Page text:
# Congruence Proof

• Apr 2nd 2011, 01:08 AM
Rocky
Congruence Proof
Let p ≡ 1 (mod 3) be prime. Show that there exists an integer a such that a^2 + a + 1 ≡ 0 (mod p).

Then show that p = x^2 + xy + y^2 for some integers x and y.

In all honesty I have very little idea as to where to begin with this problem. Having completed several proofs (which appear similar) which rely on both quadratic reciprocity and the use of Minkowski's Theorem, I have attempted to use these techinques here, though to little success.

If anybody could help to get me started then that would be very much appreciated! Many thanks!

• Apr 2nd 2011, 08:37 AM
Opalg
Quote:

Originally Posted by Rocky
Let p ≡ 1 (mod 3) be prime. Show that there exists an integer a such that a^2 + a + 1 ≡ 0 (mod p).

Then show that p = x^2 + xy + y^2 for some integers x and y.

In all honesty I have very little idea as to where to begin with this problem. Having completed several proofs (which appear similar) which rely on both quadratic reciprocity and the use of Minkowski's Theorem, I have attempted to use these techinques here, though to little success.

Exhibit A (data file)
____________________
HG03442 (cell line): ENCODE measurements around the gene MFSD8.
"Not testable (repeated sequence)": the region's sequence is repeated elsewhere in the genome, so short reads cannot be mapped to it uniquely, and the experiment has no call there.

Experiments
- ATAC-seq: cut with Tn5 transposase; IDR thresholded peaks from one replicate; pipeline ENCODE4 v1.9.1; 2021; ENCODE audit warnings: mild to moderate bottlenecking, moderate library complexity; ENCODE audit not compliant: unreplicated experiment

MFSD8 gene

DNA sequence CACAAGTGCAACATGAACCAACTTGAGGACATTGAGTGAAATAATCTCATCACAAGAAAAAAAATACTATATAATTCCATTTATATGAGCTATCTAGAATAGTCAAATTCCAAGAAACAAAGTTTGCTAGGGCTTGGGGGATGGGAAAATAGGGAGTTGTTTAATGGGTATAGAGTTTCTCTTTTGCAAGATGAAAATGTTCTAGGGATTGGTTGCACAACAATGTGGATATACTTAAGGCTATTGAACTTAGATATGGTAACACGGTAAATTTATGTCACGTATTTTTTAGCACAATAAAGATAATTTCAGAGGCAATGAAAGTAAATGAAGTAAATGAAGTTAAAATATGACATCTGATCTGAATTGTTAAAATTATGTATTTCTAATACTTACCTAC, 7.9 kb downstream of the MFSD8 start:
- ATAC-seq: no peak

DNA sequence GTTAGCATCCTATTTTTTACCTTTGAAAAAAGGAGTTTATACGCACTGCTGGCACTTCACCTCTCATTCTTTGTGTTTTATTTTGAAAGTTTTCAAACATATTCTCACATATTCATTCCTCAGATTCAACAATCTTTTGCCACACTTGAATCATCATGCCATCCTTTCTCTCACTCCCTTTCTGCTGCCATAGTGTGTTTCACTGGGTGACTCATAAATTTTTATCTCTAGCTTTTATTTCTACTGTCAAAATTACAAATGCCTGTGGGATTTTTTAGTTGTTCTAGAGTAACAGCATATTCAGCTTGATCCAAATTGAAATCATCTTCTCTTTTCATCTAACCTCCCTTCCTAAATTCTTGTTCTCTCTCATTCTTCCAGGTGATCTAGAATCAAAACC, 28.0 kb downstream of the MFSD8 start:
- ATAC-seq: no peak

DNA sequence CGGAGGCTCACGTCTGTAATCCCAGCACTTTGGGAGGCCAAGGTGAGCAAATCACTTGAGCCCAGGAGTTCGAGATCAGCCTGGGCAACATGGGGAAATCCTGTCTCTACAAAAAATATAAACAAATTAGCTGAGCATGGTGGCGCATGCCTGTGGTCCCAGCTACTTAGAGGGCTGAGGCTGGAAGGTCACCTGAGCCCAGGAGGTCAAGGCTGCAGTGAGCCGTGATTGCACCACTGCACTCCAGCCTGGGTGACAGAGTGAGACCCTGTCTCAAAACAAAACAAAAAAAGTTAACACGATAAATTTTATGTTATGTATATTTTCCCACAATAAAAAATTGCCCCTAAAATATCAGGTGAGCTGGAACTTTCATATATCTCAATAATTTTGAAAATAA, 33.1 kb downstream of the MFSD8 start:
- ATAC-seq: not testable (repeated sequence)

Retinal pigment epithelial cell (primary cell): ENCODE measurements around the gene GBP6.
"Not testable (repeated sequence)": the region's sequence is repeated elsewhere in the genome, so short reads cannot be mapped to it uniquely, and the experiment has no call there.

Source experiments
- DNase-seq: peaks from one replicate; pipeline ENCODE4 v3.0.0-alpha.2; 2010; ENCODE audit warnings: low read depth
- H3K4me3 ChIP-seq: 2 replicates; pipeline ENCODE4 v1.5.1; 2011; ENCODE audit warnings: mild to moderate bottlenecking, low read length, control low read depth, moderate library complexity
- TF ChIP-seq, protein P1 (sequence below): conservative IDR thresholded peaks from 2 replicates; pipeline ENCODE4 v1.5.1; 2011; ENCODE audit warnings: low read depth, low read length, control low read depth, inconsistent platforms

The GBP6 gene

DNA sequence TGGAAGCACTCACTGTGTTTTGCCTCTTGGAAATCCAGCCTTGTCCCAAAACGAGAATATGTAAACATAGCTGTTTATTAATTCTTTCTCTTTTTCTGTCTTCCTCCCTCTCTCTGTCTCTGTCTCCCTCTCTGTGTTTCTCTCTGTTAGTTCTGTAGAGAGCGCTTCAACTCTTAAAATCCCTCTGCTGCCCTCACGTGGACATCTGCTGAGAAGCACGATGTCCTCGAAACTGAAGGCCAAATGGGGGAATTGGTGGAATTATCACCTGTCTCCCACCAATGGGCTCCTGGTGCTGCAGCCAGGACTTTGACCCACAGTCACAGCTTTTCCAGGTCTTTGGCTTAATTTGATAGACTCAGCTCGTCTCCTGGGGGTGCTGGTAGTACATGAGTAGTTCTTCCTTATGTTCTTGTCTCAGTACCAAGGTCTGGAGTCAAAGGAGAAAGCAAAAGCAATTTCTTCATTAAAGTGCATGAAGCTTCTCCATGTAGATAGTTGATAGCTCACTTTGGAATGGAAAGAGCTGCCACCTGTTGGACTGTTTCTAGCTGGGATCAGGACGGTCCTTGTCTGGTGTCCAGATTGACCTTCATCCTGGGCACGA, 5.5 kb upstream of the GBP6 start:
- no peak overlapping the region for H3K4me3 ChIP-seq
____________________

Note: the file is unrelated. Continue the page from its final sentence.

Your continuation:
If anybody could help to get me started then that would be very much appreciated! Many thanks!

For the first part, Fermat's little theorem is all you need. Take any integer x not congruent to 0 or 1 (mod p), and let $\displaystyle a = x^{(p-1)/3}.$ Then $\displaystyle (a-1)(a^2+a+1) = a^3-1 = x^{p-1}-1\equiv0\pmod p$, and on multiplying by the inverse of $\displaystyle a-1$ you get $\displaystyle a^2+a+1\equiv0\pmod p.$

Edit. Sorry, that doesn't work. Just because x is not congruent to 1 it doesn't follow that a is not congruent to 1. But maybe you can see how to fix that by choosing x more carefully?

Second edit. I think I see how to fix it. The multiplicative group of nonzero residue classes mod p is cyclic, so you could take x to be a generator. Then $\displaystyle x^{(p-1)/3$ will not be equal to 1 mod p.
• Apr 3rd 2011, 12:36 PM
melese
Quote:

Originally Posted by Rocky
Let p ≡ 1 (mod 3) be prime. Show that there exists an integer a such that a^2 + a + 1 ≡ 0 (mod p).